Collecting Data in a Pandemic-hit Europe

Nov 27, 2020

At the “DPO Autumn Conference” 2020 organised by the BvD and the subsequent Authorities’ Day, around 200 data protection officers discussed the opportunities presented by the evaluations of the GDPR and the Federal Data Protection Act (BDSG) and by a return to a European perspective on data protection law. A post-conference report by Thomas Spaeing, BvD Board Chairman and President of EFDPO.

The Schrems II ruling of the European Court of Justice on transnational data transfer has been on the minds of DPOs (not only) in Germany since it became known in July. At the “DPO Autumn Conference” of the German Association of Data Protection Officers (BvD) and the subsequent “Authorities’ Day” in October 2020, the decision of the supreme court of the European Union repeatedly played a role. Above all, the legal uncertainty that the decision left in its wake was felt throughout this joint conference of the BvD and the supervisory authorities of Baden-Wurttemberg and Bavaria.

The ECJ as a driver for data protection

In addition to me as BvD Board Chair, Dr. Stefan Brink, State Commissioner for Data Protection and Freedom of Information of Baden-Württemberg, also addressed the Schrems II ruling right at the beginning. “The ECJ is giving us a good run for our money”, declared Brink in his opening remarks. At the moment, everything still amounts to “exploratory steps”; and with the ruling, the GDPR now finds itself in difficult waters “that no one wants”.

Self-critically, Brink admitted that in a situation in which the data protection commissioners of the federal states are expected to provide orientation, the supervisory authorities “currently present an image that is not exemplary”. But this admission is also part of being truthful and transparent.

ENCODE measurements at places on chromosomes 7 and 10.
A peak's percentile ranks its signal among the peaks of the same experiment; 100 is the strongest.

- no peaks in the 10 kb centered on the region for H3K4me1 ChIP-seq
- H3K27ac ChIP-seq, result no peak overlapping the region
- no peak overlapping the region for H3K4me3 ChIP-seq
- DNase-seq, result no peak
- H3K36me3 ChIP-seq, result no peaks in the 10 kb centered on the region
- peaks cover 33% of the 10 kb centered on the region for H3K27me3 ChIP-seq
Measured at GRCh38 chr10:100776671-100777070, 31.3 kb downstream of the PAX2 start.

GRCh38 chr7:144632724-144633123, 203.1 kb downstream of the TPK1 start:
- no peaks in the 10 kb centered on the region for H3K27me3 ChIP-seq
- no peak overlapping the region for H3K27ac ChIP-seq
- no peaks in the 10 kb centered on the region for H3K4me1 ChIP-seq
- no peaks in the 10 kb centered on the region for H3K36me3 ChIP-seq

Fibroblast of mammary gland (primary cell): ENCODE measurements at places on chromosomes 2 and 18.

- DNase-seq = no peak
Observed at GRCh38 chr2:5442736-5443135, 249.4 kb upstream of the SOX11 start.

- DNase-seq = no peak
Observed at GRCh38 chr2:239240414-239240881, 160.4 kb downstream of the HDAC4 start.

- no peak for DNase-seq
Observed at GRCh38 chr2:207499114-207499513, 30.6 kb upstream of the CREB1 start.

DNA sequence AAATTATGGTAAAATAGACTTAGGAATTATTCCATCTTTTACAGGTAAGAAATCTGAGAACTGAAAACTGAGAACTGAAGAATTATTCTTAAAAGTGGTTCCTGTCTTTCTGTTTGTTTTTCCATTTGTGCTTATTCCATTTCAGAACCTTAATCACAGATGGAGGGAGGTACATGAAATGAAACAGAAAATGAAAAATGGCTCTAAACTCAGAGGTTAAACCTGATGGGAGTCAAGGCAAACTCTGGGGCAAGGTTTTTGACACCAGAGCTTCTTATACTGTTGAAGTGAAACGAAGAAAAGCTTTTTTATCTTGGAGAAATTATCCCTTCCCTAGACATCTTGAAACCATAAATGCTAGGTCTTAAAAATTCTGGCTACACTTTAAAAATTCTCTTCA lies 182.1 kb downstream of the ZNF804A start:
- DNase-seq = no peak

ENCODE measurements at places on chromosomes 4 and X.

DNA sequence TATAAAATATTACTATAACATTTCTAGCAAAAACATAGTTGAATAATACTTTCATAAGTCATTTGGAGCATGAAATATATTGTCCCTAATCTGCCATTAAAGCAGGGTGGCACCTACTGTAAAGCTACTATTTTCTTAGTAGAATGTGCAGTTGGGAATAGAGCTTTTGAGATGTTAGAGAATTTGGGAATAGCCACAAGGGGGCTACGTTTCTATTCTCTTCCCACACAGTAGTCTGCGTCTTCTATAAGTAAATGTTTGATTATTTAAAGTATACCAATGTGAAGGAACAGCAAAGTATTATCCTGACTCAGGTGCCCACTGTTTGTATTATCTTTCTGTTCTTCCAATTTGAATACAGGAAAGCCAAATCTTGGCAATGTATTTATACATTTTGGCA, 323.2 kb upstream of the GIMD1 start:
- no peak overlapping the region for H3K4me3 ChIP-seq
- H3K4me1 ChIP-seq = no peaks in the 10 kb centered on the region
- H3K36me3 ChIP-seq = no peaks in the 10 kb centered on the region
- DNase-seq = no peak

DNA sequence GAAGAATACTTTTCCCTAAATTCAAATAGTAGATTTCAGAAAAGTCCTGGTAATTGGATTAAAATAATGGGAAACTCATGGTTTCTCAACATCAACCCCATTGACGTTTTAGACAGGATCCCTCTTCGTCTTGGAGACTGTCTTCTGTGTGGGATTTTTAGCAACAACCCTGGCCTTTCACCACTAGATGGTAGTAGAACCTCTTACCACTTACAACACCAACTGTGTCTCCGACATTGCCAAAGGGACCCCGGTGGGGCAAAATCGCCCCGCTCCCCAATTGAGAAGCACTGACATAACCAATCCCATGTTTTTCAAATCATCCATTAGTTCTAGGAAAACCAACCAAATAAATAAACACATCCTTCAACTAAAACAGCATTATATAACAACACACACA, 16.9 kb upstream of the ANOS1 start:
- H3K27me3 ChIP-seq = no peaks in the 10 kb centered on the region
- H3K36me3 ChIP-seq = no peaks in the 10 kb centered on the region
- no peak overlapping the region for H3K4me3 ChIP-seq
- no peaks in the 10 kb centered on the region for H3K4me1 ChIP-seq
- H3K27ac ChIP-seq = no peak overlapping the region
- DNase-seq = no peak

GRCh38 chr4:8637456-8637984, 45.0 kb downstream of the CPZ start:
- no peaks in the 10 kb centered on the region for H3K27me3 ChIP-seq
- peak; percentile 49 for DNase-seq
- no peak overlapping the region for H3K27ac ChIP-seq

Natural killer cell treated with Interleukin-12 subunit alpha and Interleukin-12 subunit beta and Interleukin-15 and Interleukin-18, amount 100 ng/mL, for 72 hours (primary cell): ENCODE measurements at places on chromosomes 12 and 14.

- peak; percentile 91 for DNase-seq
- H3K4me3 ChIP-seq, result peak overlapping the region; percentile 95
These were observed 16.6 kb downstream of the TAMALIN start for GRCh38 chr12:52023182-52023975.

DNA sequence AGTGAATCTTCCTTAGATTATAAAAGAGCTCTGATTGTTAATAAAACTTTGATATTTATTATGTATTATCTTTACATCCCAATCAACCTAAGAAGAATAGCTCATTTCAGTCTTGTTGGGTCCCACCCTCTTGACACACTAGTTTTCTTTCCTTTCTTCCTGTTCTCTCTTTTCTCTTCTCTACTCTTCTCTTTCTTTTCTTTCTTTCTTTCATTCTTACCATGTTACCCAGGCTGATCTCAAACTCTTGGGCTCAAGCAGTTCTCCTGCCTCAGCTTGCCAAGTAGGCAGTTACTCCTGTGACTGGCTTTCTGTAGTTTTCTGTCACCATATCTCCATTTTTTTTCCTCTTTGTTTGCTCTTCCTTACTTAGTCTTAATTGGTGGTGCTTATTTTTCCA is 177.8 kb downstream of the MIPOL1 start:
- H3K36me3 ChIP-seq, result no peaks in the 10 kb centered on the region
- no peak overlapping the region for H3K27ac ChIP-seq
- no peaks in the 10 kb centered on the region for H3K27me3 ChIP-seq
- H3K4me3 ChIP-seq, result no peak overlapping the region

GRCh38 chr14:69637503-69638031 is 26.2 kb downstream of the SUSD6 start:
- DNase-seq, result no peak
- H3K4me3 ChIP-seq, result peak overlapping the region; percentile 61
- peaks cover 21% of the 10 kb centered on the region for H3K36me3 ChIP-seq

The assessments and advice on how to deal with the transfer of data to U.S. services and companies vary greatly from supervisory authority to supervisory authority – whether this concerns Microsoft 365, the use of U.S. programs such as Google Analytics, or direct contact between corporations in Europe and the United States. For data protection in Europe, this makes things more difficult: “How can we enforce common data protection law in the same way in all EU countries?” Brink asked. “The European Data Protection Board has great difficulty in taking good and visible steps”, he said. “But the coronavirus pandemic is also increasing the pressure on data protection.” Time and again, he hears the phrase that under corona, data protection doesn’t really work anymore. “That amazes me, especially when that reasoning comes from public agencies that are bound by law”, he said. He went on to note that certain regulations introduced by some states or by the federal government encroach on fundamental rights.

Brink pointed out that the pressure on some company data protection officers is no less severe. Some company managers want to act as freely as possible in the corona crisis. “We have to learn to withstand this pressure,” said Brink. “We have to hold our flag high and maintain our position.”

Data protection officers are becoming increasingly important

It is clear that the role of data protection officers is increasing rather than decreasing. As the BvD, we are therefore working hard to promote certification for data protection officers and for companies that behave in an exemplary manner in terms of data protection law.

Thomas Spaeing, BvD Chairman of the Board, also referred to this. “There will be a global quality seal competition that Germany must not miss out on! Apparently, German legislators have not yet recognised the potential. France, for example, is already much further ahead in this area.”